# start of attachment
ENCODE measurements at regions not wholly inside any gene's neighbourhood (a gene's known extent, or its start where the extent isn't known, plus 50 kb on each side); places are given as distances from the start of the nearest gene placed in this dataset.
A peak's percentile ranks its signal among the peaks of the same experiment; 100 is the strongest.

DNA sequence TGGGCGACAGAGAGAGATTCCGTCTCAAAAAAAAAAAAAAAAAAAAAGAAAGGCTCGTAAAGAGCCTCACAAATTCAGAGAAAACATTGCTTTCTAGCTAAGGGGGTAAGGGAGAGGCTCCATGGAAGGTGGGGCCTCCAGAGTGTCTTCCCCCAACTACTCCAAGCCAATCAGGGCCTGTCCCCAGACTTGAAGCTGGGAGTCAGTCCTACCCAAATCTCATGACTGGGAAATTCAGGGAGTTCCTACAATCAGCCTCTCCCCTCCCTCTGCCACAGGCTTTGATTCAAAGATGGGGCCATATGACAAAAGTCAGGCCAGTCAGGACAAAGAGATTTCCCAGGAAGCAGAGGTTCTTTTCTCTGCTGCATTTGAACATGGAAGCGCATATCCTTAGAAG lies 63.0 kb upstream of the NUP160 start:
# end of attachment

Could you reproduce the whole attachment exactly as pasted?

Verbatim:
ENCODE measurements at regions not wholly inside any gene's neighbourhood (a gene's known extent, or its start where the extent isn't known, plus 50 kb on each side); places are given as distances from the start of the nearest gene placed in this dataset.
A peak's percentile ranks its signal among the peaks of the same experiment; 100 is the strongest.

DNA sequence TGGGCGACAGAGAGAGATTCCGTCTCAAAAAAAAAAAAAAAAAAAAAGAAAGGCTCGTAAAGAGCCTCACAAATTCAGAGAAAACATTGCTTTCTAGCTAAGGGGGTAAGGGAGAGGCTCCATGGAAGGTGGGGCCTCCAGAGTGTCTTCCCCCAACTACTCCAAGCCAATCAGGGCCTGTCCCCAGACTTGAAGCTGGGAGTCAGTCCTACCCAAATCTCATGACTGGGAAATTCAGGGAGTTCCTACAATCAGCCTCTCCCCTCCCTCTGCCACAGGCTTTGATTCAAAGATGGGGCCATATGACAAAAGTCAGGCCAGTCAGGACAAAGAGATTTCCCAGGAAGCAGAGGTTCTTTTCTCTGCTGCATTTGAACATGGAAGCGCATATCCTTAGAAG lies 63.0 kb upstream of the NUP160 start: